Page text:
ROCHESTER, Minn. -- Mayo Clinic researchers have discovered the innerworkings of a defective DNA repair process and are first to explain whycertain mutations are not corrected in cells. The finding is importantbecause genetic instability and accumulations of mutations lead todisease. This discovery may lead to ways of fixing the process to avoidHuntington's disease and some types of colon cancer.
The Mayo team discovered that under certain conditions, a keyprotein fails to recognize a specific form of DNA that it needs tobegin the repair process by recruiting additional proteins. They reporttheir findings in a recent issue of Nature Structural and MolecularBiology. (http://www.nature.com/nsmb/journal/v12/n8/pdf/nsmb965.pdf).By failing to initiate repair, the defective mechanism may give rise todisabling inherited brain diseases such as Huntington's disease, whichcauses select brain nerve cells to waste away. Huntington's affects30,000 adults in the United States, and another 150,000 Americans maybe at risk of inheriting it. Friedreich's ataxia is anotherneurodegenerative disease that may one day have a treatment based inpart on this finding, as could a form of heritable colon cancer(hereditary non-polyposis colon cancer).
"Hereditary neurodegenerative diseases such as Huntington'sdisease have no cure and no effective therapy," says Cynthia McMurray,Ph.D., Mayo Clinic molecular biologist and lead investigator of thestudy. "Since the mutation initiates coding for the defective, toxicprotein, we feel that it is likely that a successful effort to stop thesteps leading to mutation will likely stop the progression of disease."
Significance of the Research
Identifying this repair defect is important to designing newtherapies for Huntington's and other diseases. A commentaryaccompanying the journal article (http://www.nature.com/nsmb/journal/v12/n8/pdf/nsmb0805-635.pdf)welcomes the clarity the Mayo work brings to the problem of DNA'sabnormal expansion within a cell, which appears to be the underlyingcondition that leads to the repair defect. The commentator notes thatthe finding helps provide "the first clues for understanding theexpansion" phenomenon, and that the significance is that "expansion ofsimple, primarily triplet DNA repeats seems to be responsible for anever-growing number of human hereditary disorders."
Dr. McMurray says the next step is to better understand themechanism that causes the problem. "Towards this goal, we are currentlydissecting the molecular mechanism by which the aborted function ofthis repair enzyme attenuates its normal repair pathway," she says."This is crucial information for understanding how to design new drugsor other interventions that help patients."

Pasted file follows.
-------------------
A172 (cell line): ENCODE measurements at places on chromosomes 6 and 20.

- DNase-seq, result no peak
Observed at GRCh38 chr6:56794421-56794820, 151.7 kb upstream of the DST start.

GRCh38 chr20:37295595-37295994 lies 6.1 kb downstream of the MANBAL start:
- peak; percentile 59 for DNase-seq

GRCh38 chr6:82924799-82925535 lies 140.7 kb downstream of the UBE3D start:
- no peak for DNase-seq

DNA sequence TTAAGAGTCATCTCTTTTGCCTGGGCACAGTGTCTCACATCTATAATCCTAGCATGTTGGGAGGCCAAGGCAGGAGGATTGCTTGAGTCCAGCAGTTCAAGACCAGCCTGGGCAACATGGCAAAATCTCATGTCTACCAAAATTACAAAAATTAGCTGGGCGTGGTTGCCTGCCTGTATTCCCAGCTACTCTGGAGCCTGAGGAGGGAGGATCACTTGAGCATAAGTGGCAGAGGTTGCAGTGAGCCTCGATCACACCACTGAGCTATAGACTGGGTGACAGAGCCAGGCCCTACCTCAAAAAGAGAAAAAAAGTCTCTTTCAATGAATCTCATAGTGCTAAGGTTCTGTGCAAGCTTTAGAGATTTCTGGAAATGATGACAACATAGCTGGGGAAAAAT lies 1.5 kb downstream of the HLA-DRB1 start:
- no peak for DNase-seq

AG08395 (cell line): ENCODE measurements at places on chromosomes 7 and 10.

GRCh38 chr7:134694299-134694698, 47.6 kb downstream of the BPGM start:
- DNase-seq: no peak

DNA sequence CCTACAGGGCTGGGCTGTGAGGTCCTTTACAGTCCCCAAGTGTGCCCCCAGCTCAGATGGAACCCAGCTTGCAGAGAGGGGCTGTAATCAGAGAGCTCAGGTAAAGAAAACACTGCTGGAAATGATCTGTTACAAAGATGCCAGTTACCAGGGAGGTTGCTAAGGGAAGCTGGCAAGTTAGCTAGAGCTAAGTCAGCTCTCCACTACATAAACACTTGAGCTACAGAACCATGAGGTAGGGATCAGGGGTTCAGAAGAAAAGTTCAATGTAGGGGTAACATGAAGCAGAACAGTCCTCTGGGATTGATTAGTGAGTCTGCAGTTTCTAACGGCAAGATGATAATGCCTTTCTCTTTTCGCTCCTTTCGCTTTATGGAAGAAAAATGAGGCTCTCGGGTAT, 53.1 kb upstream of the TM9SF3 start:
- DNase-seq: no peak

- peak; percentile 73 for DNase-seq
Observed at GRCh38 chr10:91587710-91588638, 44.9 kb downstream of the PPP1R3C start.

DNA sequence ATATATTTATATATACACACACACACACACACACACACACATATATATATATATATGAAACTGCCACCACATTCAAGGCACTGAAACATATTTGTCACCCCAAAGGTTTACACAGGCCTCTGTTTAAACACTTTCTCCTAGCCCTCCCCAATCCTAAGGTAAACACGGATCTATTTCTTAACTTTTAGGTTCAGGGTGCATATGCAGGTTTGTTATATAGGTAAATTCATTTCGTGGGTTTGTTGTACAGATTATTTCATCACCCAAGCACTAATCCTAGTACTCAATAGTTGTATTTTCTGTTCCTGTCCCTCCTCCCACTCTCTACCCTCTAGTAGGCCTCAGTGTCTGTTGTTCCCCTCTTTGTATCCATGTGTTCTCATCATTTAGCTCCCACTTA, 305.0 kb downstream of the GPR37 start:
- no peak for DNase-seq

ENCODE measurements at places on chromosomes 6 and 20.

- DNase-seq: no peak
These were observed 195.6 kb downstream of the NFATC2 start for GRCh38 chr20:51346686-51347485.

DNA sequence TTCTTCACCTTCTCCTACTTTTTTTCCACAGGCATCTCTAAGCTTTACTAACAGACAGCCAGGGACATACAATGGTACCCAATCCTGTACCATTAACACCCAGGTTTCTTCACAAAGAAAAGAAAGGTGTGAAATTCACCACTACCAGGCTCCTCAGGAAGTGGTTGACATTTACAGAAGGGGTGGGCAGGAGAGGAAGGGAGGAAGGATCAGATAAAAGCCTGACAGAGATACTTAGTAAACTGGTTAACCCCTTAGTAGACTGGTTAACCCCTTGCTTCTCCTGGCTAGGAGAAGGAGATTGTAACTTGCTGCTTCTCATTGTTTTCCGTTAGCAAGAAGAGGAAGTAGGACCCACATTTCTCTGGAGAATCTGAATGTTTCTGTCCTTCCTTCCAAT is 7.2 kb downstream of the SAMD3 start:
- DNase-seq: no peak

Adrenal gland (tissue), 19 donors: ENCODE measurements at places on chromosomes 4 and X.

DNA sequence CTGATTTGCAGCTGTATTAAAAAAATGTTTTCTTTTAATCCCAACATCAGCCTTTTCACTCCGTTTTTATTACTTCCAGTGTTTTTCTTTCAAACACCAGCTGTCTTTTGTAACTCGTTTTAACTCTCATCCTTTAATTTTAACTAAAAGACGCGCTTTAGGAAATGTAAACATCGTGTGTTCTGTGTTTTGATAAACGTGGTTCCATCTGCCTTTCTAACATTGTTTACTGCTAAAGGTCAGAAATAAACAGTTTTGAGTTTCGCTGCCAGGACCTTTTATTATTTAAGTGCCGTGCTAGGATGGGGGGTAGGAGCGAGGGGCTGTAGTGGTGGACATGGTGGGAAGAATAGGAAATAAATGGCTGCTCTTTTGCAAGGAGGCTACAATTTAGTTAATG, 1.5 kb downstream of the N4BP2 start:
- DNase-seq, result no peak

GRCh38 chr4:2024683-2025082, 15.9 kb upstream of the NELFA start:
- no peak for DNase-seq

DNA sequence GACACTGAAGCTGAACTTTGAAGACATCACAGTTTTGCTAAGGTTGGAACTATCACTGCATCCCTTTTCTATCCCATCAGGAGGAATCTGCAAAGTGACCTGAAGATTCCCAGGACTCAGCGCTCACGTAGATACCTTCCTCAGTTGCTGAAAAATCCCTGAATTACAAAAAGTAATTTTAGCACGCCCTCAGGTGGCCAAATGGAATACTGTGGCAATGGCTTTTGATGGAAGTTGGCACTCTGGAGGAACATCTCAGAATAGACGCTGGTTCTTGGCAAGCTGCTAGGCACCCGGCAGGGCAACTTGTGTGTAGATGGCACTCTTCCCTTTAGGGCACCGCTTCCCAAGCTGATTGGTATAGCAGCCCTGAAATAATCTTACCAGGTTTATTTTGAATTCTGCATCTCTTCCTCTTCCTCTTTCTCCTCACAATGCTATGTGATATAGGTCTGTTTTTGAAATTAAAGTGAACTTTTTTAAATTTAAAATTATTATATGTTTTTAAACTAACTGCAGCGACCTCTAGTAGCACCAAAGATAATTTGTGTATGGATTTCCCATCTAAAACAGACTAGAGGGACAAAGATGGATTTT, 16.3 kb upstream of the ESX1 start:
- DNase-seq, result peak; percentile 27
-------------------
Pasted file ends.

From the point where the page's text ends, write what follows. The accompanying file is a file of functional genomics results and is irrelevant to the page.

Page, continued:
A Day in the Life of DNA
From bacteria to humans, cells have evolved sophisticated means ofrepairing DNA that gets damaged -- by a variety of causes -- rangingfrom environmental stresses to inherent copying errors. Repair isnecessary to prevent accumulations of mutations that can cause disease.Repair is therefore a normal part of a day in the life of DNA. As cellsgrow and divide, mismatch repair pathways are responsible foridentifying irregular growth patterns and repairing specificirregularities in DNA.
Wrong Place at the Wrong Time
Dr. McMurray's group studied a specific mismatch repair proteinMsh2-Msh3 and found a paradox: Instead of helping repair DNA damage,under certain conditions, Msh2-Msh3 was actually harming the cell.Msh2-Msh3 did this when it arrived at the wrong place at the wrong timeand bound to a specific portion of DNA (CAG-hairpin). This accident ofbinding at the CAG-hairpin altered the biochemical activity ofMsh2-Msh3. This change in biochemical activity, in turn, promoted DNAexpansion -- rather than repair -- and changed the function ofMsh2-Msh3 from friend of DNA to foe by allowing damaged DNA to gounrepaired. Without DNA repair, mutations accumulate that lead todisease.
Collaboration and Support
In addition to Dr. McMurray, the research team at Mayo Clinicincludes Barbara Owen, Ph.D.; Maoyi Lai; and John Badger, II. Otherteam members included: Zungyoon Yang and Jeffrey Hayes, Ph.D., from theUniversity of Rochester, Rochester, N.Y.; Maciez Gajek and TeresaWilson, Ph.D., from the University of Maryland in Baltimore; WinfriedEdelmann, Ph.D., Albert Einstein College, Bronx, N.Y.; and RajuKucherlapati, Ph.D., Harvard Medical School. Their work was sponsoredby grants from the National Institutes of Health.
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